I should make it clear that studio engineering is not my intended career path - I'm fully aware of the competition, level of knowledge and experience needed, the long nights and poor salary etc. that comes with being an engineer. With my background in classical music and love of electronic music, I see myself working more in sound design and composition areas; writing for TV, film, games and possibly sound design for moving image. Not that these are necessarily any easier to get in to, but these are just my areas of interest (aside from DJ'ing and producing my own music, but they aren't exactly 'careers'.
Then you need some more facts -
There are 35 universities that have over 90 music business degrees between them, producing well over 2,000 graduates every year.
A for V, sound design and music for film and video means you will have to attend the Tonmeister course. That means you need three A-class As (maths, physics and one other academic subject) and grade 7 in two instruments - and of course get through the interview.
Those doing music for film or sound design come from three directions -
1. Established musicians who have stumbled into it.
2. Composition grads from one of the top music schools.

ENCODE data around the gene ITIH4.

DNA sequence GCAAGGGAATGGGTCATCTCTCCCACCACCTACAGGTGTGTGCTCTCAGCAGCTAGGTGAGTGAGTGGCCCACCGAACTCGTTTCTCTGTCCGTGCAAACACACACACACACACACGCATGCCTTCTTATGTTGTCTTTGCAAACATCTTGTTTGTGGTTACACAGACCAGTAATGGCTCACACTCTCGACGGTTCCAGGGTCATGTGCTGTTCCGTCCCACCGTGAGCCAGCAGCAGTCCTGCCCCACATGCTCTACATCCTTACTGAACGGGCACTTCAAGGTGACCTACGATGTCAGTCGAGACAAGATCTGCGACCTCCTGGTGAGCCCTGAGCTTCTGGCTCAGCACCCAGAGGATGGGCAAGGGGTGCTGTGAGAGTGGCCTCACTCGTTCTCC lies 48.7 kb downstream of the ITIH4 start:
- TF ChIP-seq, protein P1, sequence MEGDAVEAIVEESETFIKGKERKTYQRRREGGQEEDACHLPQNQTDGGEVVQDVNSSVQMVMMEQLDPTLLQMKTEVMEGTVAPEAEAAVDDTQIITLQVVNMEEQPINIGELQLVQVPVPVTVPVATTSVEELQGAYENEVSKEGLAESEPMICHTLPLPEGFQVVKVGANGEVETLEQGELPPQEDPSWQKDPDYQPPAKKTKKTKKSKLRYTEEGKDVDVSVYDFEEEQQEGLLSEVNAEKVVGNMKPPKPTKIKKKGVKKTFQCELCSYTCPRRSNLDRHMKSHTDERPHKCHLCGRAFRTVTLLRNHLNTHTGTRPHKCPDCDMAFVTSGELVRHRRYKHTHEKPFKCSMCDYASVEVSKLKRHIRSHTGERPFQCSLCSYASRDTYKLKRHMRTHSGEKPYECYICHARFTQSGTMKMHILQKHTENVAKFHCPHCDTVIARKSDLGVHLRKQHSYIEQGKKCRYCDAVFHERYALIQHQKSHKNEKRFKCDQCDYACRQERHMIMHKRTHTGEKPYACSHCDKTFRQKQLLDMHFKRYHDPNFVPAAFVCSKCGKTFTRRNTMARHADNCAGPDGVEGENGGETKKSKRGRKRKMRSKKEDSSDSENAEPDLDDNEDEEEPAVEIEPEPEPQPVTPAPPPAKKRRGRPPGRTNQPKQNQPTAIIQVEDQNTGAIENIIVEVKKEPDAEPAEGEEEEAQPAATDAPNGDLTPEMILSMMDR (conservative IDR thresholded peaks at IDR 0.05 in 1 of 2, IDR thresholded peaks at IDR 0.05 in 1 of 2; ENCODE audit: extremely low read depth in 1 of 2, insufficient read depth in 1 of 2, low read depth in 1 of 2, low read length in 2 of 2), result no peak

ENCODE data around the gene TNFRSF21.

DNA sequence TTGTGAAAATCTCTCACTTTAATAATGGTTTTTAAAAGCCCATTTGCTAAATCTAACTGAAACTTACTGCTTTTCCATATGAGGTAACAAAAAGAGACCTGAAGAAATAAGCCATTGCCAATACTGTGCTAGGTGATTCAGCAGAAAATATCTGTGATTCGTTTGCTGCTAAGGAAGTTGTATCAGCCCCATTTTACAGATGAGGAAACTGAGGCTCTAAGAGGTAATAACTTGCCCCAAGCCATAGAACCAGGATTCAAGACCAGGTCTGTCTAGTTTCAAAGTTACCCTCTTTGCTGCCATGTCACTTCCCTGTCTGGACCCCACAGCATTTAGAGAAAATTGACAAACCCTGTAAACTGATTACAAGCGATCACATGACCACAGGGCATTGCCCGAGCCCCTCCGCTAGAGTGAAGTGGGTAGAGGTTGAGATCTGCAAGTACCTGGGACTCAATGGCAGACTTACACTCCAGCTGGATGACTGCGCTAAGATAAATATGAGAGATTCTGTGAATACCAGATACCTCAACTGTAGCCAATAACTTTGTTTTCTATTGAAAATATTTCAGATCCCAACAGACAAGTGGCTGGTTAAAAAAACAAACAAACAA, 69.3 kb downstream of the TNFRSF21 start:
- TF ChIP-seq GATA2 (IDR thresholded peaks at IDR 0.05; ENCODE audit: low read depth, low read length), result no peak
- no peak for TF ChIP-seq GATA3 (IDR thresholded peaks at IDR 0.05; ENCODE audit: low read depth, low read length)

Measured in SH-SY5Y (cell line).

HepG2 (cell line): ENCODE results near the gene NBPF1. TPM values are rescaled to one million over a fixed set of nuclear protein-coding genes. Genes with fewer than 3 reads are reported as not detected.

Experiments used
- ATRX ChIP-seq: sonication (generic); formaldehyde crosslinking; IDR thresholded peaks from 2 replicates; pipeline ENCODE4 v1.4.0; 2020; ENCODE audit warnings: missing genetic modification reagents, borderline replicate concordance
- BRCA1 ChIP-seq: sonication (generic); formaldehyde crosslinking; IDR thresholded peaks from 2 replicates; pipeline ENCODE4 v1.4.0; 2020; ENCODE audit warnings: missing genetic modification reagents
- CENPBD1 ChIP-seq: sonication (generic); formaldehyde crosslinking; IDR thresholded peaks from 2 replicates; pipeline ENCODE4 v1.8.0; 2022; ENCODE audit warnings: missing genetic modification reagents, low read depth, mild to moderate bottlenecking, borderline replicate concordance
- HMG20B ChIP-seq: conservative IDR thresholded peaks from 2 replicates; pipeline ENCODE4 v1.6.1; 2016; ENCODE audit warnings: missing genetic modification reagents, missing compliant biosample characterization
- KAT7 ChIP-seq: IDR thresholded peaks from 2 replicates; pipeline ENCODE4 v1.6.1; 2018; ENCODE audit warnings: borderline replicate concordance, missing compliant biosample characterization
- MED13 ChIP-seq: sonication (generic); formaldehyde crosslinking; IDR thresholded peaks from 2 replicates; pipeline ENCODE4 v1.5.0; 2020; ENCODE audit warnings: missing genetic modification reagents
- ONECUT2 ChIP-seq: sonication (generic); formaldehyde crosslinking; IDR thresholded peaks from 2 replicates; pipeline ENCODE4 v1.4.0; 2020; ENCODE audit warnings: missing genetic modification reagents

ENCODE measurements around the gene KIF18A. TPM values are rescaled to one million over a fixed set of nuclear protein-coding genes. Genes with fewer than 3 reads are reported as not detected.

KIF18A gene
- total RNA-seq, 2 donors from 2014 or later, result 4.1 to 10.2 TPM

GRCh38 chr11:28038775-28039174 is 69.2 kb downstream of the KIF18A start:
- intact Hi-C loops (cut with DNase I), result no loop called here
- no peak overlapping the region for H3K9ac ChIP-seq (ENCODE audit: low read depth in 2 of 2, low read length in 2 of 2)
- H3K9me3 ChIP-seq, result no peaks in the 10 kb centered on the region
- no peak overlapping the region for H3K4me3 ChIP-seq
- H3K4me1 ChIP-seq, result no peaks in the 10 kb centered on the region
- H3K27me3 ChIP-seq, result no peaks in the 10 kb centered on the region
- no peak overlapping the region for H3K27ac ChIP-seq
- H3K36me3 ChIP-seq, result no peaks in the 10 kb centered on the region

3. Surrey Tonmeister.
What you are doing is a complete waste of time, as there is no need for that skill set. Firstly, there is hardly any music business there to be business-like about, anyway. But secondly and more importantly, what exactly is a music business graduate supposed to do? The accounts or finance? No, that's the job of an accountant. Statistics and market analysis? Hardly, that's the job for statisticians and economists. A&R has vanished, as have most other jobs in the industry or what is left of it.
All the clever and successful business people in this industry that I know, studied something completely different, or they have no qualification, or they did law. The only exception I can think of is a certain, well-known music agency in London, where the all-female management team all came from the Tonmeister course.
If you want a real shot at doing film music, it's going to have to be either composition at somewhere like the Guildhall School of Music, or the Tonmeister. There just are no more lucky breaks, brass rings, or wild cards. There's just too much competition. Music is a winner-takes-all game and society has no need for second- and third-rate music or musicians.
As you have ruled these possibilities out, you are going to have to either transfer to a course in something completely different that society needs - or graduate and spend the rest of your life drifting.
Sorry, but that's the way it is!